Causation in Collisions: An Empiricist but Non-Humean Account
2007 (English)In: Theoria, ISSN 0040-5825, E-ISSN 1755-2567, Vol. 73, no 4, 317-333 p.Article in journal (Refereed) Published
Hume’s regularity theory of causation was partly motivated by a criticism of Descartes’ causal account of collisions. According to Descartes, bodies are things with extension, and since having extension does not entail any ability to cause changes of motion in other bodies, such changes must be explained by attributing a ‘causal power’ to bodies, logically independent of their extension. Hume’s point is that we can’t observe any such causal power and we should not use ideas about such unobserved qualities of bodies. Given his form of empiricism, the regularity theory is the only choice; causation is no more than constant correlation. However, there is a third option beside attributing a metaphysical ‘causal power’ and mere regularity; if we follow Newton and say that bodies are characterised and individuated by their mass, not their extension, we can give another analysis of causal interaction between bodies. It is by having mass a body can cause changes in the motion of other bodies. Thus, using classical mechanics we can give an alternative to Hume’s regularity theory of causation in which the necessary connection between cause and effect is understood as a conceptual connection between certain descriptions of cause and effect. It does not satisfy Hume’s strictures on concept formation, but not additional metaphysics is necessary. In a sense it is a intermediate position between Humean regularity and an account in terms of metaphysical necessity.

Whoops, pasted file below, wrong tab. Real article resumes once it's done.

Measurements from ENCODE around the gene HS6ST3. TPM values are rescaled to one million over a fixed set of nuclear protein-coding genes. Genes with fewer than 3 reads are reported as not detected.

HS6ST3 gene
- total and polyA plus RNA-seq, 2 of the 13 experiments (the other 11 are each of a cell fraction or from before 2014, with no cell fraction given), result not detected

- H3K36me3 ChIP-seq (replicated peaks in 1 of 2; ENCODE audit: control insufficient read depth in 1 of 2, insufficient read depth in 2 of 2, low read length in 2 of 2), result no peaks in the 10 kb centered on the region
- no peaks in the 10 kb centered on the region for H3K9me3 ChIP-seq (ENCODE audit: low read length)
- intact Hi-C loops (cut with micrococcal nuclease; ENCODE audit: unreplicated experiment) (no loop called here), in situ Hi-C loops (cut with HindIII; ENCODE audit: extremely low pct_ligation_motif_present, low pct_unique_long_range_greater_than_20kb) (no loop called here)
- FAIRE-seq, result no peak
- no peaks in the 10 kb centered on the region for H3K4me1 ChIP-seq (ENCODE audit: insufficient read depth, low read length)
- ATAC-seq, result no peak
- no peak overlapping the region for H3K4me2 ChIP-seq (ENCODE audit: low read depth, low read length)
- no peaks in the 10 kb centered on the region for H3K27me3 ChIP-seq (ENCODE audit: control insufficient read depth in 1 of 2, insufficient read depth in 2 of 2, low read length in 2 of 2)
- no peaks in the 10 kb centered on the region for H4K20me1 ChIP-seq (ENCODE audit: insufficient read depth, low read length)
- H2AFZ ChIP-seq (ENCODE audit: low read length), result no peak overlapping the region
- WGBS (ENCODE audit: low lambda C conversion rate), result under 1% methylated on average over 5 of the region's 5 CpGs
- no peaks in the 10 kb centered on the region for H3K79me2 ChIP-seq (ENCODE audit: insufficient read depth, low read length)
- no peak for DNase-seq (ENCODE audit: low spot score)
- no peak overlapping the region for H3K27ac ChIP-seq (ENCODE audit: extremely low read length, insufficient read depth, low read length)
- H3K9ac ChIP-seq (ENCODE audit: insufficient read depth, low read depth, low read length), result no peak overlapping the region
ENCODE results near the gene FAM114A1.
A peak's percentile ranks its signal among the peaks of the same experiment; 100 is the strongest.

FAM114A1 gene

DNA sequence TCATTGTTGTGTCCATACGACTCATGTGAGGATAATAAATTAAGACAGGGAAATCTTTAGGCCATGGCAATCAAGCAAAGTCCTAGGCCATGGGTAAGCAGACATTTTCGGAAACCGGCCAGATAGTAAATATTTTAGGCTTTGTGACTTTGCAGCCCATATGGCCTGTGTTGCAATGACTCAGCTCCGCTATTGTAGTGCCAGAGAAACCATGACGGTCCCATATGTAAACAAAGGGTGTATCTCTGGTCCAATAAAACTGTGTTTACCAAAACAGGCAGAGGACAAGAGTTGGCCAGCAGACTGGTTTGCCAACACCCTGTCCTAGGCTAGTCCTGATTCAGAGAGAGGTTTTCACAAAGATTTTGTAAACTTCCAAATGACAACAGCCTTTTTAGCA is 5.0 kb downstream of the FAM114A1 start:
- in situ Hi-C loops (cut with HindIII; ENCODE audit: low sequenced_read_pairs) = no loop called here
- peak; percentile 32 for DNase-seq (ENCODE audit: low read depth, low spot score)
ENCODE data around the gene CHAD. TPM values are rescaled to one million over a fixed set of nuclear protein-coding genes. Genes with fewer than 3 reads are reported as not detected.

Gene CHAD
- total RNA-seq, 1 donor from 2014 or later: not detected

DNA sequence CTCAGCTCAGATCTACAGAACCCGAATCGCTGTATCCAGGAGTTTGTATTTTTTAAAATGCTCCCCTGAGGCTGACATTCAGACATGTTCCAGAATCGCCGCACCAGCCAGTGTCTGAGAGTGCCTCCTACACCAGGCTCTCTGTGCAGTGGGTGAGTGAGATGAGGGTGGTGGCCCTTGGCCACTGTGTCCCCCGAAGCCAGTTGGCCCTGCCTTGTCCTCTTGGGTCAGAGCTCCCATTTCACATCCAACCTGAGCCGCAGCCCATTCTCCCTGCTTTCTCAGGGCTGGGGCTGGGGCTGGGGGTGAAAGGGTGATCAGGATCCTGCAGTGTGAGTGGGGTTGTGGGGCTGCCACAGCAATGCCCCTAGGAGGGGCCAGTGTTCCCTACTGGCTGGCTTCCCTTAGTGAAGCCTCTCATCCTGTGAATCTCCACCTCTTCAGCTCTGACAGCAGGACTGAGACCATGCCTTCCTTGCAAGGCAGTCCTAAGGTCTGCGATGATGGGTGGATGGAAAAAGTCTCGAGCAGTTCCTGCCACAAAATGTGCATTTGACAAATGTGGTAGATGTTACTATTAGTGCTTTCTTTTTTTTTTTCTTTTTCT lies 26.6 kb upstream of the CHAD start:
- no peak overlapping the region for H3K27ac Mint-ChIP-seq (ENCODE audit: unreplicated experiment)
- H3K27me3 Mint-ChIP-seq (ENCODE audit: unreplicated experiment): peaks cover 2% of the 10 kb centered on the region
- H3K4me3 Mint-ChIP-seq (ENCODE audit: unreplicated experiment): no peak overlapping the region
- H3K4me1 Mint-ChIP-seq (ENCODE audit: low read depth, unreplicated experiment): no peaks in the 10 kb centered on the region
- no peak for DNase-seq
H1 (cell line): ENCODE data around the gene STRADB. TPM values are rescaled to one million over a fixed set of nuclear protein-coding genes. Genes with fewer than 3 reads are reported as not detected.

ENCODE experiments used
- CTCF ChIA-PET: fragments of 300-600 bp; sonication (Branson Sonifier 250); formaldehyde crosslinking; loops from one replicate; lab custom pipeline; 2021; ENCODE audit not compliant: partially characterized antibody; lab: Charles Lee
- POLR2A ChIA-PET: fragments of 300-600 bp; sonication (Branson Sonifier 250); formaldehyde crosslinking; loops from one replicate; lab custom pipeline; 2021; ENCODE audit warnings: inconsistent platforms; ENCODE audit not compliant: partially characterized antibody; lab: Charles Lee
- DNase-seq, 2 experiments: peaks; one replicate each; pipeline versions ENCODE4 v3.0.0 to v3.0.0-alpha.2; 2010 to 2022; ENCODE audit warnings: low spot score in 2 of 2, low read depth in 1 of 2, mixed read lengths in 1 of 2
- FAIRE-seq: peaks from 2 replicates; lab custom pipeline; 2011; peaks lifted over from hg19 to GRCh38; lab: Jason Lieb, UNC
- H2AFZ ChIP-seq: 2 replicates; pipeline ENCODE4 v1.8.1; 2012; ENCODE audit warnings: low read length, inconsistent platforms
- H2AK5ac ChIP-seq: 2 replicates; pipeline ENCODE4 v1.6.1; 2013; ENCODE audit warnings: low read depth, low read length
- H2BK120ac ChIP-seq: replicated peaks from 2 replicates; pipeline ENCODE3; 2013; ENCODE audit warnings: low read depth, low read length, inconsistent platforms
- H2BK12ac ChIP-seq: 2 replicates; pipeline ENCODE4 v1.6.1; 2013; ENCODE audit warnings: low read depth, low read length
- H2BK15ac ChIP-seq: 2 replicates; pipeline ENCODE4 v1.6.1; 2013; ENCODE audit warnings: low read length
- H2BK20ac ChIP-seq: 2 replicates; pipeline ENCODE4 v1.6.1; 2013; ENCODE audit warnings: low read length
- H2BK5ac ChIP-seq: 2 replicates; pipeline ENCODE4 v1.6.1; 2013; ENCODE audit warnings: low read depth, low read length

Place, publisher, year, edition, pages
2007. Vol. 73, no 4, 317-333 p.
Causation, collisions, Hume, physical necessity, empiricism, mass, identity criteria for bodies
IdentifiersURN: urn:nbn:se:uu:diva-15529ISI: 000257241100004OAI: oai:DiVA.org:uu-15529DiVA: diva2:43300